A Visit to Bath, Part 2

Welcome to the second instalment of my visit to Bath. We decided that our second day here should include a visit to Bath Abbey. The weather was cold but dry, and not too overcast. We were hoping to take a tour to the top of the Abbey tower, and though it wasn’t the best day for photographs, there was a distinct possibility that the weather might change for the worse if we delayed our visit for the following day.

Bath Abbey tower

The Abbey is centrally located in the town, facing the Pump Rooms across a wide flagged square. There is another square to one side of the Abbey, which is a pleasant place to sit and listen to the buskers and performers who perform there every day.

There has been a place of worship on and near this site since 757AD. The first was an Anglo-Saxon monastery and it was here that Edgar, the first King of all England, was crowned by Dunstan, the Archbishop of Canterbury in 973AD.

In 1088, John of Tours became the Bishop of Wells, on the condition that the seat of the Bishop should be moved from Wells to Bath. This he did, also instigating the building of a grand new cathedral to replace the original Anglo-Saxon abbey. John died in 1122, so he did not see his cathedral completed; work on it however did continue, and it is thought that it was probably finished by the beginning of the 1160s.

Unfortunately, subsequent bishops preferred Wells to Bath, moving the seat back there — this started a period of decline for the cathedral. Although a monastery of around forty monks remained in Bath, it was difficult to maintain such a large building. Matters deteriorated further with the arrival of the Black Death in 1398, which halved the monks’ numbers.

View of the Cathedral Church of Bath in Somersetshire” engraved by Thornton, published in Picturesque Views of the Antiquities of England & Wales, 1786. Image courtesy of Ancestryimages.com

By 1495, when Oliver King was elected Bishop of Bath and Wells, the cathedral was in a sorry state. He allocated funds for its repair, but eventually the decision was made to pull down the old Norman cathedral and build a new, smaller one. Although this church too suffered setbacks, mainly caused by the depredations of Henry VIII’s Dissolution of the Monasteries, when valuable parts of the building were ripped out and taken away, this is essentially the building we see today. It is ironic that it was Henry’s daughter, Elizabeth I, who was instrumental in the Abbey’s recovery, by her support of a national collection to raise money for its repairs.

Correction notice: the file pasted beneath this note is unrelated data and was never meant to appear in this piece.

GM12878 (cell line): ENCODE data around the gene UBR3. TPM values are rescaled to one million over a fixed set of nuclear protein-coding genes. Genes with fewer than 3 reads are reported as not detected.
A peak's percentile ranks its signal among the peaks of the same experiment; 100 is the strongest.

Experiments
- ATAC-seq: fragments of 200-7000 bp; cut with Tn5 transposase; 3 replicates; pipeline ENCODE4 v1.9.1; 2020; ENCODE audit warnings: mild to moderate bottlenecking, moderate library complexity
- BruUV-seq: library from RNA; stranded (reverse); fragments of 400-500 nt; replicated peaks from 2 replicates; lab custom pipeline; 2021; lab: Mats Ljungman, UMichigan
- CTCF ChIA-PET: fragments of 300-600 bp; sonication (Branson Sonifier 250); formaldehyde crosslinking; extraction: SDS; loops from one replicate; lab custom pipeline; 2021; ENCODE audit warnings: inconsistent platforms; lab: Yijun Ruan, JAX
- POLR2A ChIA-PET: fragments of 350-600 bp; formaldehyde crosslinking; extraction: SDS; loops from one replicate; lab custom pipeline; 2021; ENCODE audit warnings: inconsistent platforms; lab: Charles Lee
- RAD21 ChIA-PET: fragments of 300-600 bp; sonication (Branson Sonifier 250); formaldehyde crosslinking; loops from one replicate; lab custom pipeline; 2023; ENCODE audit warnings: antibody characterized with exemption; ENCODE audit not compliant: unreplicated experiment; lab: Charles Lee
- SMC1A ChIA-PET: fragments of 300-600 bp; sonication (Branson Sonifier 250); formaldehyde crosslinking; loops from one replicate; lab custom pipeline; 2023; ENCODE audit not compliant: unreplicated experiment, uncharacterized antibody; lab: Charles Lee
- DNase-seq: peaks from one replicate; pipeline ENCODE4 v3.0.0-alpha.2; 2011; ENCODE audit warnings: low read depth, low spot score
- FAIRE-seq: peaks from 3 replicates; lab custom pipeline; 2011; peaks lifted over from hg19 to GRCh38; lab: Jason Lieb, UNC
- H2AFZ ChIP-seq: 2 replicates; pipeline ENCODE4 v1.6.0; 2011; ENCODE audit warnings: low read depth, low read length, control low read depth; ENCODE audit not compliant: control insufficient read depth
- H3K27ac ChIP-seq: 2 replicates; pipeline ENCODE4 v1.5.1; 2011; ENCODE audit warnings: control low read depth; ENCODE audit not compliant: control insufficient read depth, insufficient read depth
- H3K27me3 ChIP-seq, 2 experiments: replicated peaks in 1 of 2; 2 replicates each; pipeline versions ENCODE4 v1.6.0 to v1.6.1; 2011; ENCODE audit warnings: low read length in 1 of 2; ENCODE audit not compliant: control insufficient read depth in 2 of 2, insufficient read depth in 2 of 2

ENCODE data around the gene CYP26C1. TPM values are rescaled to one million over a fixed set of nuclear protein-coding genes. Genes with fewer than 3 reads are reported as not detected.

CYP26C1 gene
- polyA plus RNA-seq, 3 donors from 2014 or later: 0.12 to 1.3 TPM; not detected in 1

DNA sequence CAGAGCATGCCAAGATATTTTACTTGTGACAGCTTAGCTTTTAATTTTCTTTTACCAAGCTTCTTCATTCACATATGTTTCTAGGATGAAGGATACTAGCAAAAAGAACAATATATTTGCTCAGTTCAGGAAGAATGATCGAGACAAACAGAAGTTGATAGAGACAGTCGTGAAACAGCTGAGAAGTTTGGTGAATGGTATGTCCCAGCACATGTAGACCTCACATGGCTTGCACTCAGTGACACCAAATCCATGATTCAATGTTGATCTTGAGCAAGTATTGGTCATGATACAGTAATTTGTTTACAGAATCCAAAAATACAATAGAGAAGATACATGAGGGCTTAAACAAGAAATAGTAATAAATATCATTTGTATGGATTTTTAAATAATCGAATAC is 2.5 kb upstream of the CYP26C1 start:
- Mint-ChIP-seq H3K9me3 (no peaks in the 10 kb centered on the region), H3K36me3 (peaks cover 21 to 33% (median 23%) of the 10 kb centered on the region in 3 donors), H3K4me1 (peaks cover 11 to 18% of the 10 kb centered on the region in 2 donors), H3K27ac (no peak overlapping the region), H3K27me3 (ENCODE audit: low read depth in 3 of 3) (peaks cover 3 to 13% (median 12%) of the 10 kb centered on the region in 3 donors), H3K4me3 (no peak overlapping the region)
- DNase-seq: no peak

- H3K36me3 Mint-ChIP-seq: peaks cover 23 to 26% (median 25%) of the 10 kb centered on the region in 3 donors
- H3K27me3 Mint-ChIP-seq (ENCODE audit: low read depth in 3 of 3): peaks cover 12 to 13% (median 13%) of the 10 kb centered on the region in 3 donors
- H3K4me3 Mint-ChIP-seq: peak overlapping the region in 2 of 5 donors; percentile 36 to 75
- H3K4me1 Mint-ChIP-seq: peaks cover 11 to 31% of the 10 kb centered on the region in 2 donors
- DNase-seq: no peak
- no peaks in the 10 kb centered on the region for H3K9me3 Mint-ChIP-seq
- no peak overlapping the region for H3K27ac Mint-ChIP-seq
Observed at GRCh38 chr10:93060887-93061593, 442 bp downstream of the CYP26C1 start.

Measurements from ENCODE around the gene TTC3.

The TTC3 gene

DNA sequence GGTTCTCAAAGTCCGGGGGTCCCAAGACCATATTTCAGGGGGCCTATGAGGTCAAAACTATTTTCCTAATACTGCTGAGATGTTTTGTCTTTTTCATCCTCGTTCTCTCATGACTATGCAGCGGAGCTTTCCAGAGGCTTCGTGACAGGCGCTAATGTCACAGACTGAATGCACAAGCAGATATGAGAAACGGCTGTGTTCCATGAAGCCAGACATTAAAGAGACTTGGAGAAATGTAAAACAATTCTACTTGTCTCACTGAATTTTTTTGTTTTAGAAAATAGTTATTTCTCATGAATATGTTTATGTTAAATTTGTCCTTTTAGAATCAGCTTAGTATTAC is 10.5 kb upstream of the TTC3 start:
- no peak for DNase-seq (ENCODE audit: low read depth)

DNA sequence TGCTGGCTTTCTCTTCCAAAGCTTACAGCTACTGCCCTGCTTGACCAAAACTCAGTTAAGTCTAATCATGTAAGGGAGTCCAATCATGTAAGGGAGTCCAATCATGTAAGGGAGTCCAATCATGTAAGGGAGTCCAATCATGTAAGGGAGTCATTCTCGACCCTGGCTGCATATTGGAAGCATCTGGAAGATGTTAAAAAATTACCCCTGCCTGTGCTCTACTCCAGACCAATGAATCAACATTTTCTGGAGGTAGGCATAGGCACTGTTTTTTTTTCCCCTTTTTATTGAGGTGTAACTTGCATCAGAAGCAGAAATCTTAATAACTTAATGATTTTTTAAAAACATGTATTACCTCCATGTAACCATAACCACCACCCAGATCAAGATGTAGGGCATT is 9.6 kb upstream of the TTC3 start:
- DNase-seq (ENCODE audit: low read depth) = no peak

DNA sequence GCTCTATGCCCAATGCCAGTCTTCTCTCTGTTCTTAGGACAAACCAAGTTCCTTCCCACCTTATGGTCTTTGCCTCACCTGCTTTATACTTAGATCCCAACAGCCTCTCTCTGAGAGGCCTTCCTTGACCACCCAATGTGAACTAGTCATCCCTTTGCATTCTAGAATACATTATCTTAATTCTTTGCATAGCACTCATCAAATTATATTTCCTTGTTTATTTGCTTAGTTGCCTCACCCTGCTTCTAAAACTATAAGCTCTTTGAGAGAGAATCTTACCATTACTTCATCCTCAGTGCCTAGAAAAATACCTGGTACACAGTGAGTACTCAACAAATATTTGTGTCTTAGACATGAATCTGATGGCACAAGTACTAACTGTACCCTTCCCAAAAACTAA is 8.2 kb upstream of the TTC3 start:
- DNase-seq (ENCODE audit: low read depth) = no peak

“Queen Elizabeth” engraved by Morris after a picture by Wale. Published in History of England, about 1800. Courtesy Antiqueprints.com

I won’t go into all the other changes and repairs that took place over the following centuries, suffice to say, the Georgians and the Victorians each made their own ‘improvements’ to the internal fabric of the Abbey. Today, further substantial work is being undertaken to save the historic Abbey floor from collapsing, to install a new heating system, to make better use of the underground vaults, and to ensure that the Abbey is accessible to all visitors.

Shot of Bath Abbey interior showing closed off section

Entering the Abbey gift shop, we purchased tickets for the tower tour and it wasn’t long before we were being led through a discreet doorway and up a winding stone staircase. Now, I should point out that you do need to be fairly fit and agile to do this tour. There are two hundred and twelve steps, and some very cramped spaces to negotiate… the stairs themselves are difficult in places as they wind round and upwards. Luckily, there is an opportunity to catch one’s breath about halfway when you reach the bellringers’ room. Those bellringers must be pretty fit, not only to get up there in the first place, but also to do the strenuous work of ringing the bells. We were told by our guide that the oldest bellringer is in his nineties, but he still manages to attend bellringing practice twice a week.

Stained glass window
Stone carvings on Bath Abbey roof

View of tower from the roof

After viewing this room, we were taken to a space directly above the fabulous fan vaulting. It was quite unnerving to be told that, other than the keystone, there was nothing else supporting the ceiling beneath our feet. I was quite relieved to return to the main tower.

Fan vaulting

Next came the bell chamber, where we saw the enormous bells suspended from wooden frames. Then we were taken into the space behind the clock face, before climbing the last steps to the top of the tower.

Behind the clock face
Exterior view of clock

It wasn’t the sunniest of days, but the views over Bath and the surrounding countryside were amazing. You can get a real sense of the planning that went into the creation of this beautiful city.

View across the river
View over Bath rooftops from Abbey tower
The Roman baths from the top of the tower

Alas, all good things come to an end, and after a short time on the roof we returned to ground level. As I mentioned previously, Bath Abbey is undergoing substantial restoration work, and a large part of the building is inaccessible to visitors. Behind the scenes tours are available, but unfortunately there were none during our stay. Maybe next time.

Join me soon for the final part of my trip to Bath.

References: Bath, John Haddon, 1973, B.T. Batsford Ltd

Bath Abbey website: http://www.bathabbey.org/

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